Newsflash: Legal Bloggers are real people! Reflections on the #LawBlogs seminar

This week, I was fortunate enough to be invited to a seminar about the future of legal blogging held at One Crown Office Row, home of the brilliant UK Human Rights Blog.

In his post entitled “That was the future of legal blogging”, Adam Wagner of the UK Human Rights Blog gives a good run-down of what was covered.

Legal blogging is certainly alive and well if the #LawBlogs event is to be a barometer. There are new blogs springing up all the time to augment the body of older ones – one member of the panel, Carl Gardner, set up his blog in what he called “ancient history in internet terms” (2006) – and covering all aspects of the market.

It took being in that room with a large number of people who blog for me to realise just how many varieties of law blog there are.

At the moment, I’m not in a position to write about the finer points of law; I don’t feel sufficiently qualified. I tweeted a while ago about this, saying I was a frustrated law blogger because despite my desire, I don’t know enough law to blog authoritatively. But that doesn’t matter – even those who clearly do know enough to blog in that way don’t always do so; for every blog like Carl Gardner’s, Adam Wagner’s, David Allen Green’s (although his New Statesman blog is less about legal intricacies) or the fantastic LawThinkUK blog, there’s one like Legal Bizzle’s, Tim Bratton’s or mine (not that I’m in their league, of course).

I intend, as I progress through my career, to keep up my writing. Whether that is to continue writing about the process of studying & working in law and its impact on me, like Barry Gross or Tim Bratton do, or whether I’ll move into doing more complex analyses, I don’t know. But whichever one it is, I’m sure I’ll enjoy it.

One of the questions that was discussed was “who do you blog for?”. One of the things I took away from the evening about blogging is that whoever your intended audience may be and whatever effect you hope your writing will have, you are ultimately blogging for yourself. Blogging is unpaid and, as was agreed in the form of much nodding and murmuring when it was mentioned at #LawBlogs, can be very time consuming. It’s not something that any of the legal bloggers would do if they didn’t enjoy it. And I think it’s that enthusiasm that comes across when you read a blogpost – even when Legal Bizzle’s at his most irritated I can sense that, even if he’s not enjoying the work or the people with whom he has to interact, he is enjoying telling the rest of us his story. Blogs aren’t written entirely for the writer’s benefit, though – if it was just about the writing, we’d all be writing diaries – and the more legally-focused blogs rely on their audience in a different way to the ‘therapeutic’ blogs.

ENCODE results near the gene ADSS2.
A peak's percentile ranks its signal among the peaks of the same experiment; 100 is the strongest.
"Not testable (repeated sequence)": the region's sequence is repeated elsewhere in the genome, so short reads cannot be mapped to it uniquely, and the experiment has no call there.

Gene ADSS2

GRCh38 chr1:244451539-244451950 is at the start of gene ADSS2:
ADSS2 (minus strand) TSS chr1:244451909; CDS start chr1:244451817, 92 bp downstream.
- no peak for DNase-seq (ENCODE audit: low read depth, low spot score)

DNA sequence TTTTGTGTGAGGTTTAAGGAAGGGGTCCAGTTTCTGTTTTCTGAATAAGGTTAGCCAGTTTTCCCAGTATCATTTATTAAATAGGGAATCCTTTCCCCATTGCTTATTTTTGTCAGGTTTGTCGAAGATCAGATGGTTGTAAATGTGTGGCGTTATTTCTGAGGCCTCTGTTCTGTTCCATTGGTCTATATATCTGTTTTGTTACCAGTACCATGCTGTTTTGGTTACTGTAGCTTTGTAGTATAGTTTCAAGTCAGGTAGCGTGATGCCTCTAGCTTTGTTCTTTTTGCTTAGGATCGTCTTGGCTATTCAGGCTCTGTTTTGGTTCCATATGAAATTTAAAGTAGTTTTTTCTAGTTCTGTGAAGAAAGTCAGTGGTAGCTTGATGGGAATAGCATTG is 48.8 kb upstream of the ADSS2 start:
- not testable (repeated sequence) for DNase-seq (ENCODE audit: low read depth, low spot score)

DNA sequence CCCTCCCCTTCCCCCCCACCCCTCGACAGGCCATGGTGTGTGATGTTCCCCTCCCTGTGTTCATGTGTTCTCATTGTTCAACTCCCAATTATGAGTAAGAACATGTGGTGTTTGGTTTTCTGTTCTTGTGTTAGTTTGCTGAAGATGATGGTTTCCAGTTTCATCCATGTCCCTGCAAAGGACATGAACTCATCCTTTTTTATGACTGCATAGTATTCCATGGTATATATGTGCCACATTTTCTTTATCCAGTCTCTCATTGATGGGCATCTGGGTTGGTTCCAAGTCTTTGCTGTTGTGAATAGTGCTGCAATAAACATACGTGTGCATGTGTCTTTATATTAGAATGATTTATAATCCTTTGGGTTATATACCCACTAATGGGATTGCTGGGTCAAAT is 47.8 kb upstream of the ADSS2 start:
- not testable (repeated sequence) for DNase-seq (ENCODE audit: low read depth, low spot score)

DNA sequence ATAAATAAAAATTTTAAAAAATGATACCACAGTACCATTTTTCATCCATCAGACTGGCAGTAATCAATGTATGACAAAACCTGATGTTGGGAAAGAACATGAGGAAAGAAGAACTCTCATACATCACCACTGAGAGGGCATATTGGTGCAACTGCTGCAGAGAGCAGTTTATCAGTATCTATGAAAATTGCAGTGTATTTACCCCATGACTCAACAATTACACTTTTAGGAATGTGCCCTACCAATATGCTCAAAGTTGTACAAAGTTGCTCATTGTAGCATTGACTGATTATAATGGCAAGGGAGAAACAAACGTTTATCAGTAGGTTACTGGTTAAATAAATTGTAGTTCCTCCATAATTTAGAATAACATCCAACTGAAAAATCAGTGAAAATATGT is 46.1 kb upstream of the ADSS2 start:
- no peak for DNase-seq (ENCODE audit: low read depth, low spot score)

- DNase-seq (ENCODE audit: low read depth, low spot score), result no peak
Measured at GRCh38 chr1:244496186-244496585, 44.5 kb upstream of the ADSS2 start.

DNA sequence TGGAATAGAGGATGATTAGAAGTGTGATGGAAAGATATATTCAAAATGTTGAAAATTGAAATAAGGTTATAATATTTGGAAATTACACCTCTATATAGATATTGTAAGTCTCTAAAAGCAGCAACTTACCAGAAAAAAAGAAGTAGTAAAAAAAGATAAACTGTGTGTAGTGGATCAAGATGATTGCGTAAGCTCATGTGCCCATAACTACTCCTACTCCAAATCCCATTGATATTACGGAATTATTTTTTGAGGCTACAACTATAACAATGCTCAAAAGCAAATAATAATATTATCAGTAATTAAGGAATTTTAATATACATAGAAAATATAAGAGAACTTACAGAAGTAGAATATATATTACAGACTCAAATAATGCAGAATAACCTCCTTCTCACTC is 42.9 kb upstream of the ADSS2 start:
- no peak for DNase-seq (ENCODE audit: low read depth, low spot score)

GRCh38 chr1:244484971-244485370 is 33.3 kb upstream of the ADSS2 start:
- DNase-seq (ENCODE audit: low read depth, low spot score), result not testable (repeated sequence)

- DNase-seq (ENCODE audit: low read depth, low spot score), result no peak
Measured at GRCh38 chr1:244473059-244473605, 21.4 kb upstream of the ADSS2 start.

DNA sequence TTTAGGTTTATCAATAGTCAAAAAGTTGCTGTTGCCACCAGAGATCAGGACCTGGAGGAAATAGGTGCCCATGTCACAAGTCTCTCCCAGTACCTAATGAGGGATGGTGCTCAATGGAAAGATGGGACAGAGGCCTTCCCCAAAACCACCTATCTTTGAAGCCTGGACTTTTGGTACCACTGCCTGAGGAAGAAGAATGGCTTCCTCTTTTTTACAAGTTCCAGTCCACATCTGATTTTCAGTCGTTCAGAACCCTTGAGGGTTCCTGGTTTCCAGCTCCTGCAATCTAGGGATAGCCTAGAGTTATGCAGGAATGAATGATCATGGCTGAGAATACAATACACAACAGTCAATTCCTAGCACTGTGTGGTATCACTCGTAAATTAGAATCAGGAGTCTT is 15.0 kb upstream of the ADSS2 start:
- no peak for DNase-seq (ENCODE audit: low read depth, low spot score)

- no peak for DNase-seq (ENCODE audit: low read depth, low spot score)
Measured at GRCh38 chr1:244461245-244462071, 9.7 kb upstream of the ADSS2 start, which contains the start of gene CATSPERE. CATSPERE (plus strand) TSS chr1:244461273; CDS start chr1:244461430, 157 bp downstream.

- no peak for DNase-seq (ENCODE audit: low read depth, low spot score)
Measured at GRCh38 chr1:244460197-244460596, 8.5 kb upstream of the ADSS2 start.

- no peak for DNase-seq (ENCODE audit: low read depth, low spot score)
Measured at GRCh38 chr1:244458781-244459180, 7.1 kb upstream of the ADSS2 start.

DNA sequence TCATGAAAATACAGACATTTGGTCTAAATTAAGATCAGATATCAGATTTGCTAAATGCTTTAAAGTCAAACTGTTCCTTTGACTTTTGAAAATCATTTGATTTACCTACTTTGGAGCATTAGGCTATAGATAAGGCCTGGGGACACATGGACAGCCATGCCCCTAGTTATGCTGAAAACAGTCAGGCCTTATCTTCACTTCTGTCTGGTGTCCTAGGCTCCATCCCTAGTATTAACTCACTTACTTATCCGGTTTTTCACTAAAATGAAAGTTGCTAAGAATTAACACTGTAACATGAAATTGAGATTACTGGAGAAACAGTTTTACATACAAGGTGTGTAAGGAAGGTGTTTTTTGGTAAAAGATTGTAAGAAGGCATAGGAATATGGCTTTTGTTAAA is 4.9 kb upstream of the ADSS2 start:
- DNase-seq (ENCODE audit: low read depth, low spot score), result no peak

It’s sometimes easy to forget – or rather, it’s sometimes difficult to comprehend – just how many blogs you read in the course of any given time period. I was surprised to sit in a room with 30 people on Thursday night, each of whose blogs I have read at least once this week, in some cases many more times than that. There are also plenty of bloggers who were not in the room whose blogs I have also read this week.

#LawBlogs was marvellous because it confirmed to me that there really is a “blogging and Tweeting community”. It was great to meet in person the people who before now had simply been Twitter account names, especially those who use alternative names and photos, and to talk about things we have in common. The main tie binding those who were present was an enjoyment of law (although some might say it borders on an obsession with law).

There were people from all stages of qualification, from lowly, GDL-studying me to those who have made it to the very top of the profession; people who work in all areas of law, and those who write from the outside about the law and its practitioners. It was great to find common ground about blogging with people whom I’d never have met were it not for Twitter, talking about self-censorship in blogposts and the value we’ve found in tweeting about law.

Without the invention of the internet, there would never have been an invitee list like there was at #LawBlogs. Being there was a great pleasure, and there are plans afoot to hold a bigger version of the seminar later in 2011. For me, it was yet another great illustration of the power of the network. Long live legal blogging, in all of its many forms.

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